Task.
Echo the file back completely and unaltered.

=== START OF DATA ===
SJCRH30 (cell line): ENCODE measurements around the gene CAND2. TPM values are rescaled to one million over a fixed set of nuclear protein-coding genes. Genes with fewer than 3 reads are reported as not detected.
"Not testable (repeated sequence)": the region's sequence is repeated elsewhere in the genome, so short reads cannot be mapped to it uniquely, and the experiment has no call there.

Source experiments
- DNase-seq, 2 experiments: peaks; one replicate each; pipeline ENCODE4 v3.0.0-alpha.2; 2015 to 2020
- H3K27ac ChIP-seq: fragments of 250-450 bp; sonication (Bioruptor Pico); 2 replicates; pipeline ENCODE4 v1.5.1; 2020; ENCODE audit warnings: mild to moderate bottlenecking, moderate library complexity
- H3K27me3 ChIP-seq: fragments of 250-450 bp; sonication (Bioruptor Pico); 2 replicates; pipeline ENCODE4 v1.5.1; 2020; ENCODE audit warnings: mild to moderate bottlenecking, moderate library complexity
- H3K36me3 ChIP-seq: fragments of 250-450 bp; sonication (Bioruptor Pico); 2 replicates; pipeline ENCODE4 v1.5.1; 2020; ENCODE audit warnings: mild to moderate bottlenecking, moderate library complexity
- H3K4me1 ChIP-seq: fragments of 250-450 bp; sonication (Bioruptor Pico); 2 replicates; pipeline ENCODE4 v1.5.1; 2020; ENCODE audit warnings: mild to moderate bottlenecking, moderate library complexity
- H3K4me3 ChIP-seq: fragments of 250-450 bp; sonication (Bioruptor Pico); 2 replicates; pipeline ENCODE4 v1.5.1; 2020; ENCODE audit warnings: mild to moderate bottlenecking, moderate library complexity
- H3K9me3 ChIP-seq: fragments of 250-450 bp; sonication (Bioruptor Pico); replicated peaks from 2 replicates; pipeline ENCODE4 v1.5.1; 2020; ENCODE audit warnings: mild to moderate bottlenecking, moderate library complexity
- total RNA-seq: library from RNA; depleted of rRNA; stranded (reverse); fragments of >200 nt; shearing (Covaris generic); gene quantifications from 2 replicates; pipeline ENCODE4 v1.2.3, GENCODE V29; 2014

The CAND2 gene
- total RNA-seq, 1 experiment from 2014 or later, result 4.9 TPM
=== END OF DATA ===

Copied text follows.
SJCRH30 (cell line): ENCODE measurements around the gene CAND2. TPM values are rescaled to one million over a fixed set of nuclear protein-coding genes. Genes with fewer than 3 reads are reported as not detected.
"Not testable (repeated sequence)": the region's sequence is repeated elsewhere in the genome, so short reads cannot be mapped to it uniquely, and the experiment has no call there.

Source experiments
- DNase-seq, 2 experiments: peaks; one replicate each; pipeline ENCODE4 v3.0.0-alpha.2; 2015 to 2020
- H3K27ac ChIP-seq: fragments of 250-450 bp; sonication (Bioruptor Pico); 2 replicates; pipeline ENCODE4 v1.5.1; 2020; ENCODE audit warnings: mild to moderate bottlenecking, moderate library complexity
- H3K27me3 ChIP-seq: fragments of 250-450 bp; sonication (Bioruptor Pico); 2 replicates; pipeline ENCODE4 v1.5.1; 2020; ENCODE audit warnings: mild to moderate bottlenecking, moderate library complexity
- H3K36me3 ChIP-seq: fragments of 250-450 bp; sonication (Bioruptor Pico); 2 replicates; pipeline ENCODE4 v1.5.1; 2020; ENCODE audit warnings: mild to moderate bottlenecking, moderate library complexity
- H3K4me1 ChIP-seq: fragments of 250-450 bp; sonication (Bioruptor Pico); 2 replicates; pipeline ENCODE4 v1.5.1; 2020; ENCODE audit warnings: mild to moderate bottlenecking, moderate library complexity
- H3K4me3 ChIP-seq: fragments of 250-450 bp; sonication (Bioruptor Pico); 2 replicates; pipeline ENCODE4 v1.5.1; 2020; ENCODE audit warnings: mild to moderate bottlenecking, moderate library complexity
- H3K9me3 ChIP-seq: fragments of 250-450 bp; sonication (Bioruptor Pico); replicated peaks from 2 replicates; pipeline ENCODE4 v1.5.1; 2020; ENCODE audit warnings: mild to moderate bottlenecking, moderate library complexity
- total RNA-seq: library from RNA; depleted of rRNA; stranded (reverse); fragments of >200 nt; shearing (Covaris generic); gene quantifications from 2 replicates; pipeline ENCODE4 v1.2.3, GENCODE V29; 2014

The CAND2 gene
- total RNA-seq, 1 experiment from 2014 or later, result 4.9 TPM